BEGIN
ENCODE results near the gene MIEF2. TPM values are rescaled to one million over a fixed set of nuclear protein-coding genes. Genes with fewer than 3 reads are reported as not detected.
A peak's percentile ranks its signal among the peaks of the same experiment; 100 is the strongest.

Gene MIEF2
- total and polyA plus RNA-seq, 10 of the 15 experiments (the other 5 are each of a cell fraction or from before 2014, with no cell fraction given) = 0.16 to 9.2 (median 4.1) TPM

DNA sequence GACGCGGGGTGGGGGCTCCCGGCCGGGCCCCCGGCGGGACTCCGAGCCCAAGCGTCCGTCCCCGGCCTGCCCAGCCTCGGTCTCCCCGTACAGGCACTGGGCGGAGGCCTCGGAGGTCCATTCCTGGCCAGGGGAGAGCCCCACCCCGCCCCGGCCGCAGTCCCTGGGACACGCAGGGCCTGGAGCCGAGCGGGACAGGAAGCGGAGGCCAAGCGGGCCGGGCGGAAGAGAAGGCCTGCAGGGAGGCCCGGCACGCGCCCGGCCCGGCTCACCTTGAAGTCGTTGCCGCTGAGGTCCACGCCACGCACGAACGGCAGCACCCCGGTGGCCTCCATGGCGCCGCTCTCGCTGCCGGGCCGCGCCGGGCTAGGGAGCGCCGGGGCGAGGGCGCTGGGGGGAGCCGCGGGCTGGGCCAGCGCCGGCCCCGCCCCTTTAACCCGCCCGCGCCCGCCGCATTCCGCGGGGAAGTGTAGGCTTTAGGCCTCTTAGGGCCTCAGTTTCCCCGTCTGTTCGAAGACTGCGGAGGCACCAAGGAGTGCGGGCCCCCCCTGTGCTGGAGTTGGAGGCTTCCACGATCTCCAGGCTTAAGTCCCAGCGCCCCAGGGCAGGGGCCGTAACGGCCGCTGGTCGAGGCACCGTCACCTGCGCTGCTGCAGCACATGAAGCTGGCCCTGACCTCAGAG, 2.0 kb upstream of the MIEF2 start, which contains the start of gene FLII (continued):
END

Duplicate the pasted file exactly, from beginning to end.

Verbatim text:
ENCODE results near the gene MIEF2. TPM values are rescaled to one million over a fixed set of nuclear protein-coding genes. Genes with fewer than 3 reads are reported as not detected.
A peak's percentile ranks its signal among the peaks of the same experiment; 100 is the strongest.

Gene MIEF2
- total and polyA plus RNA-seq, 10 of the 15 experiments (the other 5 are each of a cell fraction or from before 2014, with no cell fraction given) = 0.16 to 9.2 (median 4.1) TPM

DNA sequence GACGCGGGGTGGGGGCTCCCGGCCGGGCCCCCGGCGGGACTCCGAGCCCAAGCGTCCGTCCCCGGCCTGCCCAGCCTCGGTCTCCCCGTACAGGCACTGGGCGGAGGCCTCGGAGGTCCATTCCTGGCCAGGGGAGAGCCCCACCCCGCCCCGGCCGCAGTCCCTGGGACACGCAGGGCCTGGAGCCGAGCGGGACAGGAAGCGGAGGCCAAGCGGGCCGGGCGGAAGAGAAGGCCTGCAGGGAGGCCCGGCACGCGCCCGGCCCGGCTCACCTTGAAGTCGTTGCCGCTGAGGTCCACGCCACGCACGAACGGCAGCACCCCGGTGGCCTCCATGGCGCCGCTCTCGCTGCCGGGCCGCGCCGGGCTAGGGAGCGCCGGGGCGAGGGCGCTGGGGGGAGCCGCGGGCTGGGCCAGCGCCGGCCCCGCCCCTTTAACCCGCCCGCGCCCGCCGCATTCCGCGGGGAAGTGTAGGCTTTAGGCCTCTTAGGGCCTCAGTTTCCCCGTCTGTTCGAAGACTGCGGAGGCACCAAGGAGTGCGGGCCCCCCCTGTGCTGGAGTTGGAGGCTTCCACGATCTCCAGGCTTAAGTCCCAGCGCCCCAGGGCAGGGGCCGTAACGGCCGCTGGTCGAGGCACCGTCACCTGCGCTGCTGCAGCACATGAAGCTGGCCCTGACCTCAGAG, 2.0 kb upstream of the MIEF2 start, which contains the start of gene FLII (continued):